As a young boy, I had always been attracted to those shiny lights. Trying my hardest through my school years as I strived to be like these kids who would make the end of year stage collecting their Merit reward. Each year I was told how hard I worked and yet I was never on that stage. I was striving for those straight A’s which would lead me to that textbook career; through a top tier University before landing that graduate accelerator to be the leader of the future, post my gap year in Vietnam to find myself of course!
But no, I didn’t end up with those straight A’s, top graduate accelerator and nor did I find myself whilst trekking through Vietnam or climbing the Himalayas. Instead I found myself in that of a 50+ year old manufacturing workshop learning skills that I didn’t know existed; And I don’t mean that of using an engineer’s rule, a CAD machine or how to make the most perfect cup of tea for each of my now, extremely friendly, polite and respectful “colleagues”. As my old man had always said “nothing like learning the fun way son, in at the deep end and see how far you can swim”.
All those years at school and I never made that top Merit stage, however what I had not realised was that although I never made the stage I never gave up and always tried harder the following year. Fast forward 17 years and now having had, what I would say is, a reasonably successful career to date all whilst more recently as homo sapiens we have been tackling some unprecedented circumstances that we have never seen ourselves in before; Limited / no human contact, self-isolating in our homes and complete industries have been forced into hibernation.
It has led me to my thoughts on leadership and if these unprecedented times could be forcing us into a new way of leadership? James MacGregor Burns; a 1700’s political sociologist who saw leadership qualities falling under two types:
- Transactional leaders who influence others by what they offer in exchange for their help.
- Transformational leaders who are connected to their followers in such a way that it raises the level of motivation and morality, committed to a collective good.
Having performed a number of global roles over my career I have certainly faced the challenge of building relationships remotely alongside those long lonely flights, but what if this is the new norm?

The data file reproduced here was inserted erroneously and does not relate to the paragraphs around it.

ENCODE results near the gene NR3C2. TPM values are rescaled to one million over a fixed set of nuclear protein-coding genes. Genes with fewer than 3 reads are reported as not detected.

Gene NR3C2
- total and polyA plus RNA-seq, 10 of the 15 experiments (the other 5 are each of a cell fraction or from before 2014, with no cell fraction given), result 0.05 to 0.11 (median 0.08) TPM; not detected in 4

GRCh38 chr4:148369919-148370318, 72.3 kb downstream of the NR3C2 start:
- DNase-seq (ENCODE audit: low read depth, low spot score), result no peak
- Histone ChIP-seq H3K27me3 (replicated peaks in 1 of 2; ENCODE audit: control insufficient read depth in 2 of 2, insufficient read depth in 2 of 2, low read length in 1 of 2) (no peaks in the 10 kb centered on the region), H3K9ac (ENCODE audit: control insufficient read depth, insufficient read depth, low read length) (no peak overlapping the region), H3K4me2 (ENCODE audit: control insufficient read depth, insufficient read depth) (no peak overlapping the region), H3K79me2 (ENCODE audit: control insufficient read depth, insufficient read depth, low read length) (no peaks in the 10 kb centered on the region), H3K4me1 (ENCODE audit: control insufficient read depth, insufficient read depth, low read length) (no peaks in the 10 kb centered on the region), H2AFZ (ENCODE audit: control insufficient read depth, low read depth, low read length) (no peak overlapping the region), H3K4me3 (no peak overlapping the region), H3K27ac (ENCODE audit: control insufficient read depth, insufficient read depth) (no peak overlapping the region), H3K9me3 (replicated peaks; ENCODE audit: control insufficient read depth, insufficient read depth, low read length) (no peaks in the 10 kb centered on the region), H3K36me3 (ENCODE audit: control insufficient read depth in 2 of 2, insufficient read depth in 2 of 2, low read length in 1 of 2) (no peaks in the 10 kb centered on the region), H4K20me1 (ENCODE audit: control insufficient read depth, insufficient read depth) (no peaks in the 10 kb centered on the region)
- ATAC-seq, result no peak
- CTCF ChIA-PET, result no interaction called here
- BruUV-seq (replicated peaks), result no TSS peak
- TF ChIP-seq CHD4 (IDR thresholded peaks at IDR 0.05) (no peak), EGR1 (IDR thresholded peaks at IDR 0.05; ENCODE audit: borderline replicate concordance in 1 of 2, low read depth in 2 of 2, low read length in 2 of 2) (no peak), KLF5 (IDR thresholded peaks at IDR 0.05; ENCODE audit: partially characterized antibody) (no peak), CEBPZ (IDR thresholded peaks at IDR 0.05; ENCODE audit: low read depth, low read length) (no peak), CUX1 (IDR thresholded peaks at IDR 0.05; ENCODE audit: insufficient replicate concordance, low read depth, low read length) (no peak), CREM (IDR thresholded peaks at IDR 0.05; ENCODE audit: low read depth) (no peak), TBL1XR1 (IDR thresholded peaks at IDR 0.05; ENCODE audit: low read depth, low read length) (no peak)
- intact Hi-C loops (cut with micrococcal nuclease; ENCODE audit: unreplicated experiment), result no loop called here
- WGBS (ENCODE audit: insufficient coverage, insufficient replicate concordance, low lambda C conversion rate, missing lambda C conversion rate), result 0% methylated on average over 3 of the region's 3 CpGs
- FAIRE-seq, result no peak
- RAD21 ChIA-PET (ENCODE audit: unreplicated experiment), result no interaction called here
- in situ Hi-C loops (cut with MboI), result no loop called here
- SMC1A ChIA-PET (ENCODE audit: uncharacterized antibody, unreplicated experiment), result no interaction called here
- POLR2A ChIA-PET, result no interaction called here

Whites of the eyes
How can we govern ourselves long-term and will looking in the white of those eyes still be the powerplay at those monthly or quarterly board meetings? Those traditional, often referred to as, old school styles could be put to the test as the command and control personas struggle to connect through the screen of a laptop.
How will leaders adapt and gain the trust of their employees? Having failed my attempt at walking onto that merit stage, thanks to my IQ. In my early career I quickly learned that of emotional intelligence instead, largely due to those failed attempts of 2 sugar and white vs no sugar and black please – led to that of a, far from exciting, negotiation of egos as opposed to my school day competitions of brightness. As a result of the early character building, I have always found I have leaned on my emotional intelligence as opposed to IQ throughout my career to date.
Looking to our recent new ways of working could emotional intelligence be the key to this new leader who are able to connect with their teams, peers and followers in a way which almost makes a video chat personable. Inspired by those natural YouTubers that look down the lens of a camera like they are sitting in your front room, is what it will take to connect with people on an emotional level that quickly builds not only trust but allows people, teams, organisations and governments to operate seamlessly agnostic of those traditional boardroom days.